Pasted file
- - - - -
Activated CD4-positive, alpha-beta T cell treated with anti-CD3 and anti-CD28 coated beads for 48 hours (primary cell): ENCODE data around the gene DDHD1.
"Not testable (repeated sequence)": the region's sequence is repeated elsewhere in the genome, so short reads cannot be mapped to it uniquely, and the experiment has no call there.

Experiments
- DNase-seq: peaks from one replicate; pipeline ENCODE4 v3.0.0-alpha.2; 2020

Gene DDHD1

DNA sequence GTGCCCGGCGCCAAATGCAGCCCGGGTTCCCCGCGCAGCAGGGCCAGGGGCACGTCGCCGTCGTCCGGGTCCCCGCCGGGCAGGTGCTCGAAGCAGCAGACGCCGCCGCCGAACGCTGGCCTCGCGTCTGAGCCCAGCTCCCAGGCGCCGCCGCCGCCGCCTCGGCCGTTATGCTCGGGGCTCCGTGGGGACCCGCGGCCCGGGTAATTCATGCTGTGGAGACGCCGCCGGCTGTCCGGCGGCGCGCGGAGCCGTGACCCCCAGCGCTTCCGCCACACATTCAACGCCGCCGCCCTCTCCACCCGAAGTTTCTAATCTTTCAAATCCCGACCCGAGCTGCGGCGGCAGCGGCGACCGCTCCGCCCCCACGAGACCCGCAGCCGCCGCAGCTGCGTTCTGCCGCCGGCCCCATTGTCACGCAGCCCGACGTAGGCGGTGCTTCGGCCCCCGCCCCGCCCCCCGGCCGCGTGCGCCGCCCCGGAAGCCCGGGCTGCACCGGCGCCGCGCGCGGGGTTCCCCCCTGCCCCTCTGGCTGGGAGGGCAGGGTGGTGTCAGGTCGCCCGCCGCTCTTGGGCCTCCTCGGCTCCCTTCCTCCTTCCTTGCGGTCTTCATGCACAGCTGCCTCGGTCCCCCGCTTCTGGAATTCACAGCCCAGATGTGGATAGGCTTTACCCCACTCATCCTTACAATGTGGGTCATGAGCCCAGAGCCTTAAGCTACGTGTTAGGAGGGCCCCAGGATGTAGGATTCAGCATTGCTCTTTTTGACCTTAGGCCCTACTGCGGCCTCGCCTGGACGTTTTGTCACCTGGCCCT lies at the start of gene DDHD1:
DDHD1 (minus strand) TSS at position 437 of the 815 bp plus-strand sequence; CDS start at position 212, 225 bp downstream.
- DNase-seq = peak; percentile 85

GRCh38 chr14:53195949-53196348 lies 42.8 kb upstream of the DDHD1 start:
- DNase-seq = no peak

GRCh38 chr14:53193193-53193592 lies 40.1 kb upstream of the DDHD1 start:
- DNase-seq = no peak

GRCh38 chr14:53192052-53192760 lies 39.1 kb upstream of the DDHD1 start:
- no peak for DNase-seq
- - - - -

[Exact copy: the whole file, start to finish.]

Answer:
Activated CD4-positive, alpha-beta T cell treated with anti-CD3 and anti-CD28 coated beads for 48 hours (primary cell): ENCODE data around the gene DDHD1.
"Not testable (repeated sequence)": the region's sequence is repeated elsewhere in the genome, so short reads cannot be mapped to it uniquely, and the experiment has no call there.

Experiments
- DNase-seq: peaks from one replicate; pipeline ENCODE4 v3.0.0-alpha.2; 2020

Gene DDHD1

DNA sequence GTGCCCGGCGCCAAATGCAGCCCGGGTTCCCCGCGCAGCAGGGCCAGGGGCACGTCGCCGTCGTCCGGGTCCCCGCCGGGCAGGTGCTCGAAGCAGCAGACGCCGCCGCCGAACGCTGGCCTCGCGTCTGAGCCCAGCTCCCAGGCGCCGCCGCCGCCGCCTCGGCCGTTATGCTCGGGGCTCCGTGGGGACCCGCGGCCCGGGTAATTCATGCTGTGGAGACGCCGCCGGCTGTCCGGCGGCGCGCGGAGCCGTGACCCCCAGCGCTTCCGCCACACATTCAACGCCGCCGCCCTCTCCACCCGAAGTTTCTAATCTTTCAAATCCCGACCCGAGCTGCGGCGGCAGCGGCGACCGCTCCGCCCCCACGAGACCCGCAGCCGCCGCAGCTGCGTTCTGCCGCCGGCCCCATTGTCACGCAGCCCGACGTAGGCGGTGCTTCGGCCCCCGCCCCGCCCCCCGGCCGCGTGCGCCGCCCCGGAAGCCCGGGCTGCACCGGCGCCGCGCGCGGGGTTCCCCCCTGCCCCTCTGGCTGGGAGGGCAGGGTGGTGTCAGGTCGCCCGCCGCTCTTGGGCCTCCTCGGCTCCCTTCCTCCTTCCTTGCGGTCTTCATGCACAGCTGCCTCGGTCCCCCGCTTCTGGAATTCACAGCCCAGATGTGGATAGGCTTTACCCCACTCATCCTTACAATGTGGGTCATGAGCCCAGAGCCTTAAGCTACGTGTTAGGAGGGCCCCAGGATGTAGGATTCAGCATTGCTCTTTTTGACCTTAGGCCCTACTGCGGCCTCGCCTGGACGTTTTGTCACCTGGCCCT lies at the start of gene DDHD1:
DDHD1 (minus strand) TSS at position 437 of the 815 bp plus-strand sequence; CDS start at position 212, 225 bp downstream.
- DNase-seq = peak; percentile 85

GRCh38 chr14:53195949-53196348 lies 42.8 kb upstream of the DDHD1 start:
- DNase-seq = no peak

GRCh38 chr14:53193193-53193592 lies 40.1 kb upstream of the DDHD1 start:
- DNase-seq = no peak

GRCh38 chr14:53192052-53192760 lies 39.1 kb upstream of the DDHD1 start:
- no peak for DNase-seq